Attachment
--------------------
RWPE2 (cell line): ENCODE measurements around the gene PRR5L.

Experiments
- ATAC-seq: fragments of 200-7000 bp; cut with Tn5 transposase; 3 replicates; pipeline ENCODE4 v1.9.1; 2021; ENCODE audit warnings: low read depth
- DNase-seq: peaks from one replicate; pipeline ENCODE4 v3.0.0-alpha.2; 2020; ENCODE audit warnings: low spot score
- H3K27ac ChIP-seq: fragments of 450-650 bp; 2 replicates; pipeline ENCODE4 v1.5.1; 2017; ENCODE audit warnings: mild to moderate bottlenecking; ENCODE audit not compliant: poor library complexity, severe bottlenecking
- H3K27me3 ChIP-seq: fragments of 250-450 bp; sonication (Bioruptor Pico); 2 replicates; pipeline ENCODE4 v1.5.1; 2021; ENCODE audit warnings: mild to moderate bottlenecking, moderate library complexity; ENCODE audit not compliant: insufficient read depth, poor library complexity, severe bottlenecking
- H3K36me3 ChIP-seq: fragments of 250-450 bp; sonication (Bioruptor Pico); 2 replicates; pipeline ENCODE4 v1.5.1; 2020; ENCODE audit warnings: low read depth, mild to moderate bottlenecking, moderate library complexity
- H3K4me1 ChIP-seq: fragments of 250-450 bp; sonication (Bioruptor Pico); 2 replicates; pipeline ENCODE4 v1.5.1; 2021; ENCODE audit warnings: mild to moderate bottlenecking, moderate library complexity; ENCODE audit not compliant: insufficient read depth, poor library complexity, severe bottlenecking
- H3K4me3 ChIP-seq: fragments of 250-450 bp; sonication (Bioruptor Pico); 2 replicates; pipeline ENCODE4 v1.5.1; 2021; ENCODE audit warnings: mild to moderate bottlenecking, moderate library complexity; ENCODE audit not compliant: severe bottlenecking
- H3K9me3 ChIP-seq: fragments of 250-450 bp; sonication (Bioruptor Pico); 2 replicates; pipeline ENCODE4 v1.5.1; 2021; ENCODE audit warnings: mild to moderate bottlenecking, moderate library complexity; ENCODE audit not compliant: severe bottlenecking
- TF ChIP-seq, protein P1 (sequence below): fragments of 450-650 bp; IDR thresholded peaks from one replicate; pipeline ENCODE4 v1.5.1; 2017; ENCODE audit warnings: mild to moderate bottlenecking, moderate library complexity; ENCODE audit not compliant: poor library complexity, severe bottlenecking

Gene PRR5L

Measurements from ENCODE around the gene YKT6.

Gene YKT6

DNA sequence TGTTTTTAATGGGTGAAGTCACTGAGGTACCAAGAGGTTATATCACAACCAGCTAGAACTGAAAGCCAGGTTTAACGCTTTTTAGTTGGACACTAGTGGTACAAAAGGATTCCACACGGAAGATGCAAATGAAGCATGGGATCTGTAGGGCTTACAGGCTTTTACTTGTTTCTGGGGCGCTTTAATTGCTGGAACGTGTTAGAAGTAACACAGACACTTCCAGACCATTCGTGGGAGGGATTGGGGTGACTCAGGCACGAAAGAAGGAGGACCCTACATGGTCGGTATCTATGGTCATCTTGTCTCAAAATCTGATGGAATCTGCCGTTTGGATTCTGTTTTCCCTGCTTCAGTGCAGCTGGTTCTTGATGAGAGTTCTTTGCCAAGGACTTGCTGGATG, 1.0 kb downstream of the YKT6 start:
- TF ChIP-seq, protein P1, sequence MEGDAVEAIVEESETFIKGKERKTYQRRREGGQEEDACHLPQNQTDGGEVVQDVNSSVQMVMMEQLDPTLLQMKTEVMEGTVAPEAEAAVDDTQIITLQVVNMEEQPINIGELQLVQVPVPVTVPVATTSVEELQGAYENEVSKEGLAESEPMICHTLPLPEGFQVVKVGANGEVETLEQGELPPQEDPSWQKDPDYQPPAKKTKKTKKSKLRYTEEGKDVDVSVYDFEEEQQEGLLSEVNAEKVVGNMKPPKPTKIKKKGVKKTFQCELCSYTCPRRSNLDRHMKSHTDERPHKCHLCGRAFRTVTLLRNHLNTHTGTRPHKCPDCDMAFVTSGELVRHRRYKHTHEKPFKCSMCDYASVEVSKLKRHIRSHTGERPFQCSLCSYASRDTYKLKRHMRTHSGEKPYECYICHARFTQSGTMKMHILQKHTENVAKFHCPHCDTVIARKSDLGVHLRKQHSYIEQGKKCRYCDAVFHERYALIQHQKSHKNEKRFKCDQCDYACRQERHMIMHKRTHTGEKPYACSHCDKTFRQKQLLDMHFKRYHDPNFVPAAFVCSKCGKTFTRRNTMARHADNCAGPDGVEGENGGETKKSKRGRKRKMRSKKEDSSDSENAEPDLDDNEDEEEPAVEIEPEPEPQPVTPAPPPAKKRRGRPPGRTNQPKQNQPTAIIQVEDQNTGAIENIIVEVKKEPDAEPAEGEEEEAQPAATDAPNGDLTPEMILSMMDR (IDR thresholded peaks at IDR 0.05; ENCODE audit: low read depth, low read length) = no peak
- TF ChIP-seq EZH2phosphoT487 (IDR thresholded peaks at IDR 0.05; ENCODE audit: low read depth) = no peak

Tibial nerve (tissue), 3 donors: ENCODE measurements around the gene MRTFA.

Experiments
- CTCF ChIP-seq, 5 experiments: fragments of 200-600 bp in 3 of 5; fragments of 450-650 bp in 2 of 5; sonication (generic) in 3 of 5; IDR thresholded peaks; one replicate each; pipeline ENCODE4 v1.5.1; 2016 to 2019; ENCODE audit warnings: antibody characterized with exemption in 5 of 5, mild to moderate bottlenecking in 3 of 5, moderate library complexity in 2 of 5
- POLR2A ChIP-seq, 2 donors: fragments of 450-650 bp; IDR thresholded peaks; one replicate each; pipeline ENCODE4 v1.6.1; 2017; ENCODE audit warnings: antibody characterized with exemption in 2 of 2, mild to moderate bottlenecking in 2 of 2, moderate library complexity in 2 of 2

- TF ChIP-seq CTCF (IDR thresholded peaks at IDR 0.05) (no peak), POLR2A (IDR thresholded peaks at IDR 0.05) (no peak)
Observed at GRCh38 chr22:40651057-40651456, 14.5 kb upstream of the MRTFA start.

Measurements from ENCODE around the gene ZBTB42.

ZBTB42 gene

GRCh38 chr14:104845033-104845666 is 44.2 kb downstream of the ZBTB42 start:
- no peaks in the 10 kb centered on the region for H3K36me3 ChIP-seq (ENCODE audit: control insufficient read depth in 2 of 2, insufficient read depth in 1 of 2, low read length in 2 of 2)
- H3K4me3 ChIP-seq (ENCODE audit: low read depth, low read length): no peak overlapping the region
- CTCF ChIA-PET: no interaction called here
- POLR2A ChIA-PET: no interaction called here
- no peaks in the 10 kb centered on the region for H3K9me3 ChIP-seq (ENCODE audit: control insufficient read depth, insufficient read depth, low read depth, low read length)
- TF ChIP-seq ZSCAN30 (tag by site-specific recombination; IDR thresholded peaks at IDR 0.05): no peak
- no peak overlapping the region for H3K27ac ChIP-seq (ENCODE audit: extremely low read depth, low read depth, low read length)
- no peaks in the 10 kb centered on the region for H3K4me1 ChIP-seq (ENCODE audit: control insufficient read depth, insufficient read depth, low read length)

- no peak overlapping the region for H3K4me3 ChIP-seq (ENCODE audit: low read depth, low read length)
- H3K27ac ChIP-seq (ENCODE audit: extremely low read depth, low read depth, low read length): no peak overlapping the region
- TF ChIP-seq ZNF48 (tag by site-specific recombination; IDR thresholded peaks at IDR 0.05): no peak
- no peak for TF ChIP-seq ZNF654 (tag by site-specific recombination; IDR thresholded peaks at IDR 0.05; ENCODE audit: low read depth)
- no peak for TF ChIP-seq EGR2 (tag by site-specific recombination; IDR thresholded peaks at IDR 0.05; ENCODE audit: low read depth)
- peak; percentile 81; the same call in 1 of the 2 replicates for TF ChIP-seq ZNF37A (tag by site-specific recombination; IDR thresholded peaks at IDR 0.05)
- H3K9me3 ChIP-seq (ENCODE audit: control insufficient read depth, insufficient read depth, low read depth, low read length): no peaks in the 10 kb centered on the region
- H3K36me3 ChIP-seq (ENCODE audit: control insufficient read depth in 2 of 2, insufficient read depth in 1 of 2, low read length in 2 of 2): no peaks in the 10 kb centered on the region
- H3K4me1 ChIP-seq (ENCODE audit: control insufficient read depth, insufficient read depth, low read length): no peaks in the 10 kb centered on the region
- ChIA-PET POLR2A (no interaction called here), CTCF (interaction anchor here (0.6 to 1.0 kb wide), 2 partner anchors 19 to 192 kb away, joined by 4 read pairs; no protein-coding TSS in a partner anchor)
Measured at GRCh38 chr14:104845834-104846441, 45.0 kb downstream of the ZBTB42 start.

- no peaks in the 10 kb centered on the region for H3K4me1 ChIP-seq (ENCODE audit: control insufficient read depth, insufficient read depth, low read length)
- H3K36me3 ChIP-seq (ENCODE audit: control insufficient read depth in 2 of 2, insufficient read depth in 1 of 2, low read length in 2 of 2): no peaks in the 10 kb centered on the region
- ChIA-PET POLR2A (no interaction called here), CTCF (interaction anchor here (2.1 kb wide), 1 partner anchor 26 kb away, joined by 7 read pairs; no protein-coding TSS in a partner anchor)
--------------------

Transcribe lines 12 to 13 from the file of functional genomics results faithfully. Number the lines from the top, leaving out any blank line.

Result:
Gene PRR5L

Measurements from ENCODE around the gene YKT6.